Lots of us have become obsessed with how things look through a camera lense or on an Instagram feed that we forget to appreciate what that moment in time feels like. If you haven’t noticed yet, ‘digital minimalism’ has become a bit more popular as of late. Minimalism can be practiced in a lot of different ways for whatever fits best in a person’s life. Many people have multiple social media accounts, but deciding to get rid of them and unplug will not only simplify your digital life but could also make you happier.

If you are like me, you have thought to yourself for a long time that you can’t stand Facebook (seriously, God’s opinion of me isn’t based on whether or not I “like” his photo) but you have it so that you can easily keep in touch with friends and family. For a long time I struggled with wanting to stay connected with friends and family who but also not wanting to put my personal life on display for people I barely new.

Now, Facebook wasn’t the first social networking site that I canned. I used to have a Twitter but deleted it after a couple of months. About two years later I took a social media and marketing internship and thought I would give Twitter another go so that I could really jump into the internship. Well after the internship ended I deleted that Twitter account as well. Since my use of social media was mainly to keep in touch with people, Twitter didn’t seem to bring anything to the table. I have thought about going back to Twitter on occasion but I have grown attached to a certain level of privacy.

It was a bit harder to part ways with Facebook. Before deactivating my account I tried seperating my friends list into “close friends” and “regular friends”. This way the people that I was actually close to had access to my personal life stuff and everyone else got generic updates. This helped with a bit of that privacy issues and also helped me realize a couple of things. The people in my “close friends” group were the people I interacted with the least on Facebook. I kept in touch with those people through calls, texts, emails, etc. I also realized that I was wasting so much of my time just mindlessly scrolling through my news feed. I wasn’t even reading anything useful but instead I was reading garbage news articles and comparing myself to other people.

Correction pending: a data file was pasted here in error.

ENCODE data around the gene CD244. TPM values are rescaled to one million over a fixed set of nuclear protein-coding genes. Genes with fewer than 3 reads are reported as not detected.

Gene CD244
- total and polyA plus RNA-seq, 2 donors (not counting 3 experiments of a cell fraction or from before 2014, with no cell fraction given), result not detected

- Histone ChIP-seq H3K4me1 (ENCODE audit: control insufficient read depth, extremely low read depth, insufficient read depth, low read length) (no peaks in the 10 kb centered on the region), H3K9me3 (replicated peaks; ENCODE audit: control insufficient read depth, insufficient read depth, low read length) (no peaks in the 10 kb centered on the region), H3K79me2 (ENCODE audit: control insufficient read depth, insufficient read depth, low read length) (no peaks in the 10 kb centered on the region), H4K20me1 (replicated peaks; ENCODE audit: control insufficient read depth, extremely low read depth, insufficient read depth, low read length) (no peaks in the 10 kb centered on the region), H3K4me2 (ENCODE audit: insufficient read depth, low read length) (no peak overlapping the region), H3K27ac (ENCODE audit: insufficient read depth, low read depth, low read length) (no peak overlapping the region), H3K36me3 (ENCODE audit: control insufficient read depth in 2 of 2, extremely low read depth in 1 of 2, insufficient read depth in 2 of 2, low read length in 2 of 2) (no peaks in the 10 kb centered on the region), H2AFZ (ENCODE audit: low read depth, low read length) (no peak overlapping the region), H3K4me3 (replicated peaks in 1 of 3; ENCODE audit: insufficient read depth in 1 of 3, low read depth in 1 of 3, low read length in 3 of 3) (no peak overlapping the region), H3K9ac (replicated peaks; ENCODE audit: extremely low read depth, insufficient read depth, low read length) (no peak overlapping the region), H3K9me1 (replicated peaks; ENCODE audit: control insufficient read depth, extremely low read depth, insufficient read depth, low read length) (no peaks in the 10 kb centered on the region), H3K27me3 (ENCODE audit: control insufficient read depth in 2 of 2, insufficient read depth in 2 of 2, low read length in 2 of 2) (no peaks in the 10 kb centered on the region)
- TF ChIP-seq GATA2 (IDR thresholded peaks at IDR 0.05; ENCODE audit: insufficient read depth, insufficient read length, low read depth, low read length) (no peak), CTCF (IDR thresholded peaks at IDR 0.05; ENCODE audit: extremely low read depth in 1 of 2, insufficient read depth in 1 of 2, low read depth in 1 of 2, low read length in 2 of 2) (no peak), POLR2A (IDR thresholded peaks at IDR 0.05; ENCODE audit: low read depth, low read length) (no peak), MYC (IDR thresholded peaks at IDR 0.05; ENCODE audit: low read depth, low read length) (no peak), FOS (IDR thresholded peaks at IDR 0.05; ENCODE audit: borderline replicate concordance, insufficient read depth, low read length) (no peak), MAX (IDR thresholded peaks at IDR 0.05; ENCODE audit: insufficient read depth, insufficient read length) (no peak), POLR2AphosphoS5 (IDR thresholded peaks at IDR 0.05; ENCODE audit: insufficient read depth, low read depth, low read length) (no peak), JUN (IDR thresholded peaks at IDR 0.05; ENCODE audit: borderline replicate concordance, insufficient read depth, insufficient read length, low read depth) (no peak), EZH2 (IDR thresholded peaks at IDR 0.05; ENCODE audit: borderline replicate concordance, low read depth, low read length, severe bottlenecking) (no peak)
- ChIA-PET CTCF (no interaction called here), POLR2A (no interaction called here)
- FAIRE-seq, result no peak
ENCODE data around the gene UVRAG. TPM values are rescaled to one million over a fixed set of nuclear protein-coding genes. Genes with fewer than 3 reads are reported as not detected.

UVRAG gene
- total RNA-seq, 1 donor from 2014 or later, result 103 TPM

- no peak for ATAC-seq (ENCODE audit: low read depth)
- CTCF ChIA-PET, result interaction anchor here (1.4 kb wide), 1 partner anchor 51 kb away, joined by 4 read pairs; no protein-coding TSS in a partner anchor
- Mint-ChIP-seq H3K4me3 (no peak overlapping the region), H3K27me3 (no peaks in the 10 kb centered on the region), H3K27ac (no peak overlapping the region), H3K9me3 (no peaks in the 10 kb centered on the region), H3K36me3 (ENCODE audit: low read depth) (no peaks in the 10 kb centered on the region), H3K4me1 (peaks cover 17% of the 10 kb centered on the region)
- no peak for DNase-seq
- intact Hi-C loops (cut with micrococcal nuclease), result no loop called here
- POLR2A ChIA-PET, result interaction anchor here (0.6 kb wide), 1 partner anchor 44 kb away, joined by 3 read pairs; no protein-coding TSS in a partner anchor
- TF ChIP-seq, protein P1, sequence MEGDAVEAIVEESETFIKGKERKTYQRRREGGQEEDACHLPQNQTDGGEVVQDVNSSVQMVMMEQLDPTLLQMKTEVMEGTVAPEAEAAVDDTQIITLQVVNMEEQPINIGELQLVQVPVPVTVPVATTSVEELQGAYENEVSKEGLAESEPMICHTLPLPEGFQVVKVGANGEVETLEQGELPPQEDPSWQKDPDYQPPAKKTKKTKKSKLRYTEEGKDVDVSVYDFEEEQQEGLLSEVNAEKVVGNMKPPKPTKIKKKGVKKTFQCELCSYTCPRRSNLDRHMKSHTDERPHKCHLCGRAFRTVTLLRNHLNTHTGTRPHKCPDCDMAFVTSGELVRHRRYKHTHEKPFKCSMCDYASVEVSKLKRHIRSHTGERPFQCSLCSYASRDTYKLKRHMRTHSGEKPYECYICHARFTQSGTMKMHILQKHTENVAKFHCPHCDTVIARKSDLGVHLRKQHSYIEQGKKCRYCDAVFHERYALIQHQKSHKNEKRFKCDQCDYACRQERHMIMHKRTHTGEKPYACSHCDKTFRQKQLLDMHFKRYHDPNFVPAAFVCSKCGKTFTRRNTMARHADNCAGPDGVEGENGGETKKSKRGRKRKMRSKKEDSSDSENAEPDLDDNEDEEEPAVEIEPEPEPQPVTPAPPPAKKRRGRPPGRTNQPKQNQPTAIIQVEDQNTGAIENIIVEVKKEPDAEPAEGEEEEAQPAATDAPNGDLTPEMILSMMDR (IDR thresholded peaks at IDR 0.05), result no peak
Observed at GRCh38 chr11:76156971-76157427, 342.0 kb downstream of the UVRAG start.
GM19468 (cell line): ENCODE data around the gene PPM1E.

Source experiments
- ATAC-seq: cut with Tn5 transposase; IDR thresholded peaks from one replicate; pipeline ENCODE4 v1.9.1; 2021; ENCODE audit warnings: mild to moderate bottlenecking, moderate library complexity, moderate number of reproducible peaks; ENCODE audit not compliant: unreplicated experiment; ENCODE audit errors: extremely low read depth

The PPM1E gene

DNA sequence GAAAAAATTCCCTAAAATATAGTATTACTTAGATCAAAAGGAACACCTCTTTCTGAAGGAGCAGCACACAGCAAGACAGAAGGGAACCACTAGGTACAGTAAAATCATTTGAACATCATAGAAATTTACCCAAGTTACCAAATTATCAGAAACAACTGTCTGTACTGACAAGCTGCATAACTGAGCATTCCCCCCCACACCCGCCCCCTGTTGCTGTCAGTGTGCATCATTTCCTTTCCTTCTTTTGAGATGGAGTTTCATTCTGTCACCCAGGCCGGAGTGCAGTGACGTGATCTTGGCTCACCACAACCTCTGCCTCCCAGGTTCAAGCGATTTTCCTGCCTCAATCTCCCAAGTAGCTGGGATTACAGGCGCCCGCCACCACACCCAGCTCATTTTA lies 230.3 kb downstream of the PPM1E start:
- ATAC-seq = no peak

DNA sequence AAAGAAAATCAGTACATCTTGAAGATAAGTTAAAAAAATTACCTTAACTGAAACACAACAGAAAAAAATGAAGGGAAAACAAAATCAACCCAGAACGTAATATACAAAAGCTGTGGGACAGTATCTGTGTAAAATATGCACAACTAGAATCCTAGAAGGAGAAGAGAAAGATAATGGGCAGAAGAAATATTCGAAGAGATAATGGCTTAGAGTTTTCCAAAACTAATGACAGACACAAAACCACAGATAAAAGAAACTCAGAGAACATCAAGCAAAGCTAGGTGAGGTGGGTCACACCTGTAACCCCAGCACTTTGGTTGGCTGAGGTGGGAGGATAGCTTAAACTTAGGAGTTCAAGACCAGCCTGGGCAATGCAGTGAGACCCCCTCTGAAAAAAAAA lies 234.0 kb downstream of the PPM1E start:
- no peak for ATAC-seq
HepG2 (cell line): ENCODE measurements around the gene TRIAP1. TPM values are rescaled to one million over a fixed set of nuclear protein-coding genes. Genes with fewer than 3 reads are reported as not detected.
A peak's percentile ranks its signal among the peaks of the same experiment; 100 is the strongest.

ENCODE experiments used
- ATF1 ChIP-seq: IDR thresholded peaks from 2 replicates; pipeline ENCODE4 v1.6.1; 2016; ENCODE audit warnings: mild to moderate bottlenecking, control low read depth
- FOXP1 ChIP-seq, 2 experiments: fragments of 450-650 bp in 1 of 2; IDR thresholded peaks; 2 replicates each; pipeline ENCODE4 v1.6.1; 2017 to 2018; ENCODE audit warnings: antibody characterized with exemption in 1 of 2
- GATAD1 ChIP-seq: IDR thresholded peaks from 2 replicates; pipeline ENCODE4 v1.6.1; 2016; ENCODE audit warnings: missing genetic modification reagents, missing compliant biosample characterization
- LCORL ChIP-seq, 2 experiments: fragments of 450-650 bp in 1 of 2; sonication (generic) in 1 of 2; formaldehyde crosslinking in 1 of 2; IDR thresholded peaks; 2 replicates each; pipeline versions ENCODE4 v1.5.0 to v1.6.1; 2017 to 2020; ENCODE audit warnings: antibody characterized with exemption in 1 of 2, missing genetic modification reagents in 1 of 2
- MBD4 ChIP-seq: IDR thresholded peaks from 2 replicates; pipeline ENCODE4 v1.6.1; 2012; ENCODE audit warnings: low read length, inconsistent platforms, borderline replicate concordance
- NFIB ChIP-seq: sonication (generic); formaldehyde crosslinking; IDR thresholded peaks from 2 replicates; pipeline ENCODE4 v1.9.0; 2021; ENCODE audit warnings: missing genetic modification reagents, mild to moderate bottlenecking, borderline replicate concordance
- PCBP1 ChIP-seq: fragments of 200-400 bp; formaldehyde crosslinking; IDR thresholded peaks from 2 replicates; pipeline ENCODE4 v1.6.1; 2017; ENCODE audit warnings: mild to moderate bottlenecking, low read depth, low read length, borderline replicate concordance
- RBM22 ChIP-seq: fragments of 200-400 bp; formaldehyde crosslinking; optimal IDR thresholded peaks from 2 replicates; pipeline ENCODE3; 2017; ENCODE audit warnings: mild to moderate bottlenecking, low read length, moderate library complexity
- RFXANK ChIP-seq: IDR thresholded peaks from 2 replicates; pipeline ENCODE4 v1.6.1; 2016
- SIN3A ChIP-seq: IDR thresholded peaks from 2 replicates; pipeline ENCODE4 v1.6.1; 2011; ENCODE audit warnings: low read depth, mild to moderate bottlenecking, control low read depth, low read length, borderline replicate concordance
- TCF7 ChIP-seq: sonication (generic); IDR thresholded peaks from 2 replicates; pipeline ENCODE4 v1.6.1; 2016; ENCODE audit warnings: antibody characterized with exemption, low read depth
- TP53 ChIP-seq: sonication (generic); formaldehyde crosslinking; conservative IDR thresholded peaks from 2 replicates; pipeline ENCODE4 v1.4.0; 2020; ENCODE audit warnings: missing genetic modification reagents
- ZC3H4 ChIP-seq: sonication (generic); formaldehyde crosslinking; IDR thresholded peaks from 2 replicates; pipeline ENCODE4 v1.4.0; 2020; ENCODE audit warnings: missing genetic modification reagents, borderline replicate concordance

With that being said, I have finally deactivated my account. This is not the same as deleting it but that will be done as soon as I save a copy of my account to my computer and write down everyone’s birthdays, once I do that it will be permanently deleted. I gave all my friends the heads up that I would be deleting my account. I posted a status telling them to message me if they would like my email to make sure we could stay in touch. Now of course the people who were close to me already had this information so this was mainly for those that I wasn’t as close with. Can you guess how many people reached out to me? Two. That’s right, only two.

Currently, my profile has been deactivated for just over a month and I know I won’t be changing my mind on deleting it. I will admit that it was weird to get used to. I found myself absentmindedly going to the app on my phone that was no longer there or wondering how I was supposed to pass the time while waiting in line at the post office. But after a week or two I figured it out. I do still have an Instagram account that I will scroll through if I need to pass the time and can’t do something more involved but my time on there is minimal. I like to follow close friends, fashion, writing, photography and other lifestyle accounts. I personally feel like I can customize more of what I see on Instagram so, for now, I am keeping it.